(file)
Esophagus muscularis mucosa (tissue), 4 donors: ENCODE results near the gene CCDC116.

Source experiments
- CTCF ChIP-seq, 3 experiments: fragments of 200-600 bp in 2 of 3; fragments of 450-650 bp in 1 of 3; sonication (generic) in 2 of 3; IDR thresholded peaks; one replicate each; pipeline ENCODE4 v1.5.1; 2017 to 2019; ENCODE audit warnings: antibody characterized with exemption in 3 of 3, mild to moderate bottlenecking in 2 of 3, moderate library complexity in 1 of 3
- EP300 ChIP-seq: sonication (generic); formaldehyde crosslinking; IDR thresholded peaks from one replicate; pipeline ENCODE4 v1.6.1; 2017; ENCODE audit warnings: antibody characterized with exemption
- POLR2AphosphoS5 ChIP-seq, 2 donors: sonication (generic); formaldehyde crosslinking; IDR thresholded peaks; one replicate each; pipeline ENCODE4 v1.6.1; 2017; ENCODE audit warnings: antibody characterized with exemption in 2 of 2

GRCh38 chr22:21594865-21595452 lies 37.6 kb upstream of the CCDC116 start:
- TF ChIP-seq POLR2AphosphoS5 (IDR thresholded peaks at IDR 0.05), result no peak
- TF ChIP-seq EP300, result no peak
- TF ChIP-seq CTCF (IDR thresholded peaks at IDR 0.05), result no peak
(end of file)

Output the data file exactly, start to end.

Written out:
Esophagus muscularis mucosa (tissue), 4 donors: ENCODE results near the gene CCDC116.

Source experiments
- CTCF ChIP-seq, 3 experiments: fragments of 200-600 bp in 2 of 3; fragments of 450-650 bp in 1 of 3; sonication (generic) in 2 of 3; IDR thresholded peaks; one replicate each; pipeline ENCODE4 v1.5.1; 2017 to 2019; ENCODE audit warnings: antibody characterized with exemption in 3 of 3, mild to moderate bottlenecking in 2 of 3, moderate library complexity in 1 of 3
- EP300 ChIP-seq: sonication (generic); formaldehyde crosslinking; IDR thresholded peaks from one replicate; pipeline ENCODE4 v1.6.1; 2017; ENCODE audit warnings: antibody characterized with exemption
- POLR2AphosphoS5 ChIP-seq, 2 donors: sonication (generic); formaldehyde crosslinking; IDR thresholded peaks; one replicate each; pipeline ENCODE4 v1.6.1; 2017; ENCODE audit warnings: antibody characterized with exemption in 2 of 2

GRCh38 chr22:21594865-21595452 lies 37.6 kb upstream of the CCDC116 start:
- TF ChIP-seq POLR2AphosphoS5 (IDR thresholded peaks at IDR 0.05), result no peak
- TF ChIP-seq EP300, result no peak
- TF ChIP-seq CTCF (IDR thresholded peaks at IDR 0.05), result no peak